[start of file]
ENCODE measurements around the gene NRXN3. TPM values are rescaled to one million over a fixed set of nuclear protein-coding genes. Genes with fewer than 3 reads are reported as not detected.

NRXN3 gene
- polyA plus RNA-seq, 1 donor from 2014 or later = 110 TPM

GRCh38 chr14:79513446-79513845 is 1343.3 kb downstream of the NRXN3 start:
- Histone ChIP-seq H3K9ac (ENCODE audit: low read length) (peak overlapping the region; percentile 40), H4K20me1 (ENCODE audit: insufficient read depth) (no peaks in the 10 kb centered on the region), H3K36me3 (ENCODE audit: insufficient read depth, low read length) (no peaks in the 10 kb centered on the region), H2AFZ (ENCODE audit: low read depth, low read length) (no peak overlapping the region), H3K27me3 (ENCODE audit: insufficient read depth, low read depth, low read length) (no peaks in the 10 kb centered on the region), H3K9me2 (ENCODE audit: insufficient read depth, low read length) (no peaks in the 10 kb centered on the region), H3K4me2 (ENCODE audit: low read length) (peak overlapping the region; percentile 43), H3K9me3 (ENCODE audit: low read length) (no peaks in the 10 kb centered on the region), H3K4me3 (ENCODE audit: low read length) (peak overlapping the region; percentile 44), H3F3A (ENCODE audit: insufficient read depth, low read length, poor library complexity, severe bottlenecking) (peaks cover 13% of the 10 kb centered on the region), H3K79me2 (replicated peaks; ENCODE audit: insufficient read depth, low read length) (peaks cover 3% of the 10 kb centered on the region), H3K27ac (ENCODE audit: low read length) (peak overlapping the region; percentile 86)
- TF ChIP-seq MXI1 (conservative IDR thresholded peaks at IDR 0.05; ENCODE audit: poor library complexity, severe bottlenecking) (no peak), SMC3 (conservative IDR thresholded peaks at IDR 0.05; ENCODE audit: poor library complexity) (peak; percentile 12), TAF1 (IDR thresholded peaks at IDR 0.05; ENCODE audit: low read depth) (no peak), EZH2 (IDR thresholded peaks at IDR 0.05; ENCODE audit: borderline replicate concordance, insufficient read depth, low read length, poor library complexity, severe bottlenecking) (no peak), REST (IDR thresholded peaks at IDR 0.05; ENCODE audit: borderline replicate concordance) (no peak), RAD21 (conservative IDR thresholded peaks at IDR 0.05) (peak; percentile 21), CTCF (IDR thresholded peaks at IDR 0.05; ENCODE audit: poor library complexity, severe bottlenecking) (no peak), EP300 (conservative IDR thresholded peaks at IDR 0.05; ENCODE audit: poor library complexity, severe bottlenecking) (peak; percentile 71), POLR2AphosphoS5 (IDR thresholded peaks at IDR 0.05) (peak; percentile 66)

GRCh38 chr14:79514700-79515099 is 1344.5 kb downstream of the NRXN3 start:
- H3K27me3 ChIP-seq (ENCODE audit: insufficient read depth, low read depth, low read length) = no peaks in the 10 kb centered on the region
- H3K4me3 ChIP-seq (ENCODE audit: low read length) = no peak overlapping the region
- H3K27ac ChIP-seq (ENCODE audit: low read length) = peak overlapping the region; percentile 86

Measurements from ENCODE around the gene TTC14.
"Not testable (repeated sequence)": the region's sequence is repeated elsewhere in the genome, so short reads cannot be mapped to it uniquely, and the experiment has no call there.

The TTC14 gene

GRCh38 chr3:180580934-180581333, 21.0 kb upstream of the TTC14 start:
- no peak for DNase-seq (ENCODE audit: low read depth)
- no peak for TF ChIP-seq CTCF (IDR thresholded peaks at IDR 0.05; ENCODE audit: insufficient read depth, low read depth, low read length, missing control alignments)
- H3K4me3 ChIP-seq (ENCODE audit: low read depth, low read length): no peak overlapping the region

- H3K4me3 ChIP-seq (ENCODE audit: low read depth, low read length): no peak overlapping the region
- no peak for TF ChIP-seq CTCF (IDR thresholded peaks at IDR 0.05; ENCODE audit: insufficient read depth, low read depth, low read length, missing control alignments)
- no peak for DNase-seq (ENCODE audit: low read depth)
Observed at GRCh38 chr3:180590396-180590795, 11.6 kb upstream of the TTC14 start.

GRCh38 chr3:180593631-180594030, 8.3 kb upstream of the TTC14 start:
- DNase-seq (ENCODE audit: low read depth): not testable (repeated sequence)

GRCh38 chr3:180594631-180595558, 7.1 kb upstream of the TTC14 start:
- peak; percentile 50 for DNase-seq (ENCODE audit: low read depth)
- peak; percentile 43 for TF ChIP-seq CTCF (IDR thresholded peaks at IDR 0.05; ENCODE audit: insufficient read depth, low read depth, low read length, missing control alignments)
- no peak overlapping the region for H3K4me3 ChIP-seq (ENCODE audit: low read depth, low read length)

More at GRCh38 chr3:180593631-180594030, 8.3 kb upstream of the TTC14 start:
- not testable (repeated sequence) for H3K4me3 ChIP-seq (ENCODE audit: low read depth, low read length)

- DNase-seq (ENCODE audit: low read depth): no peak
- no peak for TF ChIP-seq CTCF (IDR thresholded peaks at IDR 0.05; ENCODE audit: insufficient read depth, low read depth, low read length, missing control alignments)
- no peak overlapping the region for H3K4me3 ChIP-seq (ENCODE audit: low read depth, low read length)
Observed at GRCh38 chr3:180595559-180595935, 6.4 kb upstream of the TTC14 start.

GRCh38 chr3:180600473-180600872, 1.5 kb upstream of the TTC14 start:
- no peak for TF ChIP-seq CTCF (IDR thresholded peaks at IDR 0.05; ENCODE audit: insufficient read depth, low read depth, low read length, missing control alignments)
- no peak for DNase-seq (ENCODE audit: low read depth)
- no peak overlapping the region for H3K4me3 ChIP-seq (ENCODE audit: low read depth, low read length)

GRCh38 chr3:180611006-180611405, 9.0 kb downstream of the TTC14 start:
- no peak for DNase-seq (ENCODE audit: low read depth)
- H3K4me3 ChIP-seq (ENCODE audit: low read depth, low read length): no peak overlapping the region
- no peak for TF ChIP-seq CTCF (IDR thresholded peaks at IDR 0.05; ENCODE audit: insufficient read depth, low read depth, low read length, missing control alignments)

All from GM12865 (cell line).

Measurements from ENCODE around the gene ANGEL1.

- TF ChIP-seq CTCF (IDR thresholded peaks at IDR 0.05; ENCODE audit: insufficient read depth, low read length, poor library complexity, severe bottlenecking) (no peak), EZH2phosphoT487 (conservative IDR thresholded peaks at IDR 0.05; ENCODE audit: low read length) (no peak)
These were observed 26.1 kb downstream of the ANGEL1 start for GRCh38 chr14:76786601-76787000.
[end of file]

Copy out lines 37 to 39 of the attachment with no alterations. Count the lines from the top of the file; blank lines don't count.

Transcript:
- no peak overlapping the region for H3K4me3 ChIP-seq (ENCODE audit: low read depth, low read length)

GRCh38 chr3:180611006-180611405, 9.0 kb downstream of the TTC14 start:
- no peak for DNase-seq (ENCODE audit: low read depth)